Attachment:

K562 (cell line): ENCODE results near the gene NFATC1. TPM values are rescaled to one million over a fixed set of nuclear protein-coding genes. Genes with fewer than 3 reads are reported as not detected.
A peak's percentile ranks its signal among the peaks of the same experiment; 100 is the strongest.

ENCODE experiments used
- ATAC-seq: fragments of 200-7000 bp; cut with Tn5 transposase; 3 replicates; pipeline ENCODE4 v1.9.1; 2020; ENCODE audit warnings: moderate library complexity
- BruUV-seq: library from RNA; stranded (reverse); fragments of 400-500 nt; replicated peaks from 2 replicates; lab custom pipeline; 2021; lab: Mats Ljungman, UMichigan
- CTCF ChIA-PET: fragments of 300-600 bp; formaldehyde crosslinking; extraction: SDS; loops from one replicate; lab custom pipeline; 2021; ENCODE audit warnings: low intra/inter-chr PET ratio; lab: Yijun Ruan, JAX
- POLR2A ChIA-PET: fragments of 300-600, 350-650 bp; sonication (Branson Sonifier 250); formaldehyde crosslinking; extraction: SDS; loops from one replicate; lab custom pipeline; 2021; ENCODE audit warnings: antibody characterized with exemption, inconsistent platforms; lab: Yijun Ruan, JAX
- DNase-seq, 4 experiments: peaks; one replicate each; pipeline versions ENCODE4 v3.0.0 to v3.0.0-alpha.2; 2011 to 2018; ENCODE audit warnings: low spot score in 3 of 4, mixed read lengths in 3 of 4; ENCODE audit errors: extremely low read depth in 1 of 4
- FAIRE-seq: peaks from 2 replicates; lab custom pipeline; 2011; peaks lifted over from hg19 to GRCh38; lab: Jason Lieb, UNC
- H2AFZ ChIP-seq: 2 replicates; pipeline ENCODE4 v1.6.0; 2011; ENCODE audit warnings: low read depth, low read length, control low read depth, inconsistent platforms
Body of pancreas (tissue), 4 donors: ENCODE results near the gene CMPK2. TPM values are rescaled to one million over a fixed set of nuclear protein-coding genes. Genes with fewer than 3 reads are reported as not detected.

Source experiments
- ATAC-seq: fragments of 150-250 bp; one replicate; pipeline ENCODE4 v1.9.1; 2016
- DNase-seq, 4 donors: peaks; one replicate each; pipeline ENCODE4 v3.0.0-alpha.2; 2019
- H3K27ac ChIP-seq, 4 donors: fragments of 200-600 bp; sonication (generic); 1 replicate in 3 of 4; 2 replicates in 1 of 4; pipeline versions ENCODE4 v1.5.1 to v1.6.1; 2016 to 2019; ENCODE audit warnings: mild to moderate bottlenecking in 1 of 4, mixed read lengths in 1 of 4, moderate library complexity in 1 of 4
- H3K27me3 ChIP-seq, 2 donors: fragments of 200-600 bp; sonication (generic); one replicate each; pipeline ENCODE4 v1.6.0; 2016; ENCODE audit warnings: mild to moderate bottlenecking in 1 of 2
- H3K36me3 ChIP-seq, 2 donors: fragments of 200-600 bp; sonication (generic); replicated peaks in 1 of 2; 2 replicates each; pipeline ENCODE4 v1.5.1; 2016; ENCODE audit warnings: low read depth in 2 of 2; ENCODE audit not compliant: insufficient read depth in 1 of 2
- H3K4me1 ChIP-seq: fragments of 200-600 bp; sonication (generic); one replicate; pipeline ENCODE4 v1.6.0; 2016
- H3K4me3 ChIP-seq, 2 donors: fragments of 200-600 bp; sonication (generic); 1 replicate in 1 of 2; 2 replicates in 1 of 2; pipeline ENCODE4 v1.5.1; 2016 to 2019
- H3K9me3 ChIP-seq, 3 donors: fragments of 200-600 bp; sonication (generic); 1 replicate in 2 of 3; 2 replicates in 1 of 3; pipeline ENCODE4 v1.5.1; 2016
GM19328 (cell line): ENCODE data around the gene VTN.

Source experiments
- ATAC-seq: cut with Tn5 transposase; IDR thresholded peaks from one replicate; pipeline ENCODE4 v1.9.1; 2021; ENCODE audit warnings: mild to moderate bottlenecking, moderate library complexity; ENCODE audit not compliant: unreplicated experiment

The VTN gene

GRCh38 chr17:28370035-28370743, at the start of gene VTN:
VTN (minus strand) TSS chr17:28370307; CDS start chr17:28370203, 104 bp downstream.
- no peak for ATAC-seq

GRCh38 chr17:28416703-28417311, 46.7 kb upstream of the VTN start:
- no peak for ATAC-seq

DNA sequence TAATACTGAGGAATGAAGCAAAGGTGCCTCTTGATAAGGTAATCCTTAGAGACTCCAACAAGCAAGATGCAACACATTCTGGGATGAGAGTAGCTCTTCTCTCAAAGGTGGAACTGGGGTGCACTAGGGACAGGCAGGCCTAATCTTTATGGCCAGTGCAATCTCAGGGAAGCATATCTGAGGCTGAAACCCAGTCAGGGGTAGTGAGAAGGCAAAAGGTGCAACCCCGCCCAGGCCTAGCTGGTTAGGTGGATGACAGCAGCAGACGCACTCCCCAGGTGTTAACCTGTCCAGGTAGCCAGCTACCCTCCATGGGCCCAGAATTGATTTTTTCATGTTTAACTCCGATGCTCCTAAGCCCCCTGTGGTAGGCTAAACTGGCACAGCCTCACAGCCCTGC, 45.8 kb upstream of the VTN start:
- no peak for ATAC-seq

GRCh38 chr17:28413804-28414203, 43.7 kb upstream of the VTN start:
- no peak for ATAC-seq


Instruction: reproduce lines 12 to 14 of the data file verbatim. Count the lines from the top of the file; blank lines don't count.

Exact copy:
Source experiments
- ATAC-seq: fragments of 150-250 bp; one replicate; pipeline ENCODE4 v1.9.1; 2016
- DNase-seq, 4 donors: peaks; one replicate each; pipeline ENCODE4 v3.0.0-alpha.2; 2019